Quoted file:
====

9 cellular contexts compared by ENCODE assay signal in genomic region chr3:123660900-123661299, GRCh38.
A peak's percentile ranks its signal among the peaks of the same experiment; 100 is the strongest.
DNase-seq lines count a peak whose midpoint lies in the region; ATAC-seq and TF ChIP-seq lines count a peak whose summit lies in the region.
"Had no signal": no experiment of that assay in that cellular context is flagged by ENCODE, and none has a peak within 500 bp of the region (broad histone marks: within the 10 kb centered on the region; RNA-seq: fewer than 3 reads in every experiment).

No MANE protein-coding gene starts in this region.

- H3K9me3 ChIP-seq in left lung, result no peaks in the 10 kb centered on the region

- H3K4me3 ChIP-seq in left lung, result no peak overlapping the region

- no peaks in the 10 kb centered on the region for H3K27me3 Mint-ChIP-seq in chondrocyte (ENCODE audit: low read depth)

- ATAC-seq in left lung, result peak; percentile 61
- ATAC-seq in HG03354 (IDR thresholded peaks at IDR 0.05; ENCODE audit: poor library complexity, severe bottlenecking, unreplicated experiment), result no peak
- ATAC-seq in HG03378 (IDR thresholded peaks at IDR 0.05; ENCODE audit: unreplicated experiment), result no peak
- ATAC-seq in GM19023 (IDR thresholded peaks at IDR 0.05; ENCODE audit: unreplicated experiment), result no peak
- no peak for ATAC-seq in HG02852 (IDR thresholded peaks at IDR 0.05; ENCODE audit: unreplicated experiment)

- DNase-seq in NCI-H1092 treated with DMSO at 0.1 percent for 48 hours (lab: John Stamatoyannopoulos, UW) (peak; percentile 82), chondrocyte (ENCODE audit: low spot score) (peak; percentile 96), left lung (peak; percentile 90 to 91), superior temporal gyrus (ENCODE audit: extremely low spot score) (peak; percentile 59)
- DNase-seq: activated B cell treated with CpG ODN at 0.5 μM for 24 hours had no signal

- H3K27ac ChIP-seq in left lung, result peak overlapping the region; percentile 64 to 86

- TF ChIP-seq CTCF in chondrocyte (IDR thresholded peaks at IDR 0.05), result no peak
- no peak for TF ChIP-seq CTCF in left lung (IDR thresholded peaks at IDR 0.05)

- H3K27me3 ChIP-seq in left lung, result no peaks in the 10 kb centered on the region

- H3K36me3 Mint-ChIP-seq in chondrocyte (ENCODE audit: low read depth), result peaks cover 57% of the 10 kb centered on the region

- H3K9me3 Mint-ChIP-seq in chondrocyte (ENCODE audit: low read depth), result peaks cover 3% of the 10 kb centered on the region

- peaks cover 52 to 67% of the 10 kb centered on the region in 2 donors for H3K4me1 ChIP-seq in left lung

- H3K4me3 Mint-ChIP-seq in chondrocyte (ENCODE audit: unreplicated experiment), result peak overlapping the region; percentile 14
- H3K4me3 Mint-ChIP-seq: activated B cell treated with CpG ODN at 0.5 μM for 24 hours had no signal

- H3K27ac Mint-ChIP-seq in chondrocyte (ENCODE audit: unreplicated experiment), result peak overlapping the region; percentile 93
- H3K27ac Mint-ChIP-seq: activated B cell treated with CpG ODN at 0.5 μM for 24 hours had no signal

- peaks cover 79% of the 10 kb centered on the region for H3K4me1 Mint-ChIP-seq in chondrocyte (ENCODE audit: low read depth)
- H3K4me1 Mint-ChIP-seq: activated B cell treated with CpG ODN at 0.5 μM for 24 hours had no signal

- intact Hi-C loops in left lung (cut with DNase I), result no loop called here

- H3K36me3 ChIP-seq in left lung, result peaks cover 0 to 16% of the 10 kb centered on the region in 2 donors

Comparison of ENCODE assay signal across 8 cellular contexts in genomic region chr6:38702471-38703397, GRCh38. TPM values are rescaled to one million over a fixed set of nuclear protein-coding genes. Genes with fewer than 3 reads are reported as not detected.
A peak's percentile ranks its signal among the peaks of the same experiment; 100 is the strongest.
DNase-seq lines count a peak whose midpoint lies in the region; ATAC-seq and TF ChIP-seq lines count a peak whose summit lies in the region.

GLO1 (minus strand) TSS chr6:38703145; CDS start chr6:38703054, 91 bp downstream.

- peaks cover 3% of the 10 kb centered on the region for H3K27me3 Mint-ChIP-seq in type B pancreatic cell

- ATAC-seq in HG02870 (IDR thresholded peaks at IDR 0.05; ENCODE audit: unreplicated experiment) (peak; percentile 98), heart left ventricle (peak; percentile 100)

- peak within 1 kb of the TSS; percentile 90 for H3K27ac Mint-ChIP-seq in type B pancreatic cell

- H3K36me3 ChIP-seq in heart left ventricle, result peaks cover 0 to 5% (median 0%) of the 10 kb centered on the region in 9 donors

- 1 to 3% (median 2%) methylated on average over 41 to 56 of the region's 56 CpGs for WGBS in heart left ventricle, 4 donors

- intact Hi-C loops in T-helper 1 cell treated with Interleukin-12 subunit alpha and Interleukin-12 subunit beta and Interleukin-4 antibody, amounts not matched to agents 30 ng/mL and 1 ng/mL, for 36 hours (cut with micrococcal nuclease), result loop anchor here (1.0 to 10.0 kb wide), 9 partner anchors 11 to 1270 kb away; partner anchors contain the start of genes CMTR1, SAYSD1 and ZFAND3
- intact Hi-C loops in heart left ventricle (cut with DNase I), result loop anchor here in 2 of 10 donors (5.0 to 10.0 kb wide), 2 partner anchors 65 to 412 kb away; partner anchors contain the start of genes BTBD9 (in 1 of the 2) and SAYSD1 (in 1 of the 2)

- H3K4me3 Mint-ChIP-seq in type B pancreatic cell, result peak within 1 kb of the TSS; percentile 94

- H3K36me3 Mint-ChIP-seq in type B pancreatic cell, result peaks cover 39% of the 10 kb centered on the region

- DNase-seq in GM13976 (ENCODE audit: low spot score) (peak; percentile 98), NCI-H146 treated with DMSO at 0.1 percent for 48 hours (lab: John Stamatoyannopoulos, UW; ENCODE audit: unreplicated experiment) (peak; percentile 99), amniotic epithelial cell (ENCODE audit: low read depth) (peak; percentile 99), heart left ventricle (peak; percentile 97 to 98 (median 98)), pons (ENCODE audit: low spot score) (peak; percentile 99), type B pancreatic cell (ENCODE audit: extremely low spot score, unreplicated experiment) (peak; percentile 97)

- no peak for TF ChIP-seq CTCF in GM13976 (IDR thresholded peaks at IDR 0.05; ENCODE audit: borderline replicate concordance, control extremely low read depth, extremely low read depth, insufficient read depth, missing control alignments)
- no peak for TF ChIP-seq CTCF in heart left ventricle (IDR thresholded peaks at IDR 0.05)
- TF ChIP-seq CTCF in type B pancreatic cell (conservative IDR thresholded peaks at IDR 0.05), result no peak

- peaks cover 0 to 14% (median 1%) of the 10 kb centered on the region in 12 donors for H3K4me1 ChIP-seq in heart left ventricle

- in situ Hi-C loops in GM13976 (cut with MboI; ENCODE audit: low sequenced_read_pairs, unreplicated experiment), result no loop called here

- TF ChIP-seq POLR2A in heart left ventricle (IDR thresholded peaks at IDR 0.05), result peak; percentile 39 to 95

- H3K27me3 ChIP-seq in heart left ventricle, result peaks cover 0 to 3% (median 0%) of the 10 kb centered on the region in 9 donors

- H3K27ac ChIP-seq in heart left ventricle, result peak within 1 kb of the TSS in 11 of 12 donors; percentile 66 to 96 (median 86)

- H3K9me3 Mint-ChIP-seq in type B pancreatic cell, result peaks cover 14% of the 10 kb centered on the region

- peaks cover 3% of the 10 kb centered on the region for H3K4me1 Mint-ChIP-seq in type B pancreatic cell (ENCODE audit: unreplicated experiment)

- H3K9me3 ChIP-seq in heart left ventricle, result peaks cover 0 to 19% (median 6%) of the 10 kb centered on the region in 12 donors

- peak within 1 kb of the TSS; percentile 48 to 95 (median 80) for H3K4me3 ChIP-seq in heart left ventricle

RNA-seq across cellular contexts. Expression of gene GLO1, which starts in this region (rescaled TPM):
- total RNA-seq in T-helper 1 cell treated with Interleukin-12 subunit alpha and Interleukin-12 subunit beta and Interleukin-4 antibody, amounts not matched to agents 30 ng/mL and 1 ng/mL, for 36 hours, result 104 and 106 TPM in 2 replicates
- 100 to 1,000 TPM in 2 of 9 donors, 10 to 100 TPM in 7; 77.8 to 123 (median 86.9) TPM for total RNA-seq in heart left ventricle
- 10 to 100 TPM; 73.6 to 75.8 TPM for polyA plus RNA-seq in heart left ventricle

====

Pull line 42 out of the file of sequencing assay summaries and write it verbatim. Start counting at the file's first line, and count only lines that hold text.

- H3K4me3 Mint-ChIP-seq in type B pancreatic cell, result peak within 1 kb of the TSS; percentile 94